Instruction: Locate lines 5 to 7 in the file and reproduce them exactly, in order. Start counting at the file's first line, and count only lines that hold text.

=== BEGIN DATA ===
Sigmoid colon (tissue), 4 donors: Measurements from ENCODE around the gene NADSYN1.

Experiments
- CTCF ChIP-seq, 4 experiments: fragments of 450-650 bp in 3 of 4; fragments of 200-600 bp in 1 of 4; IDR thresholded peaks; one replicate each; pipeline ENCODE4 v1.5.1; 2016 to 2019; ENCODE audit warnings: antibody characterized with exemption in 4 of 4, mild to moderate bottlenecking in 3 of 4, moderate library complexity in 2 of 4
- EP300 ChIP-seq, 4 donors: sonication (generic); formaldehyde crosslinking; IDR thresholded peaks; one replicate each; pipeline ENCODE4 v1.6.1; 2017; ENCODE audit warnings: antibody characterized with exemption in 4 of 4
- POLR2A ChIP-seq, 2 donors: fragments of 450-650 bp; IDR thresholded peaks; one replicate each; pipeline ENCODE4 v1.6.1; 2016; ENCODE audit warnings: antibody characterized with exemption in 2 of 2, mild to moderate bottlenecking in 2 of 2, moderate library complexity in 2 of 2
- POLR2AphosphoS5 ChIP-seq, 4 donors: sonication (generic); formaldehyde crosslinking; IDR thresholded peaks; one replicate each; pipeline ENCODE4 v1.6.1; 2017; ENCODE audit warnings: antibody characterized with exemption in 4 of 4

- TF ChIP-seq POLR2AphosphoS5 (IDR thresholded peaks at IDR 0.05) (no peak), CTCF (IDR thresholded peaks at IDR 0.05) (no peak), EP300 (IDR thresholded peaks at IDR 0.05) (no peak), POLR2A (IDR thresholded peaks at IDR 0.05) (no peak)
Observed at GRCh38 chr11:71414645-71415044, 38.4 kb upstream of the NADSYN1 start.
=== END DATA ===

- POLR2A ChIP-seq, 2 donors: fragments of 450-650 bp; IDR thresholded peaks; one replicate each; pipeline ENCODE4 v1.6.1; 2016; ENCODE audit warnings: antibody characterized with exemption in 2 of 2, mild to moderate bottlenecking in 2 of 2, moderate library complexity in 2 of 2
- POLR2AphosphoS5 ChIP-seq, 4 donors: sonication (generic); formaldehyde crosslinking; IDR thresholded peaks; one replicate each; pipeline ENCODE4 v1.6.1; 2017; ENCODE audit warnings: antibody characterized with exemption in 4 of 4

- TF ChIP-seq POLR2AphosphoS5 (IDR thresholded peaks at IDR 0.05) (no peak), CTCF (IDR thresholded peaks at IDR 0.05) (no peak), EP300 (IDR thresholded peaks at IDR 0.05) (no peak), POLR2A (IDR thresholded peaks at IDR 0.05) (no peak)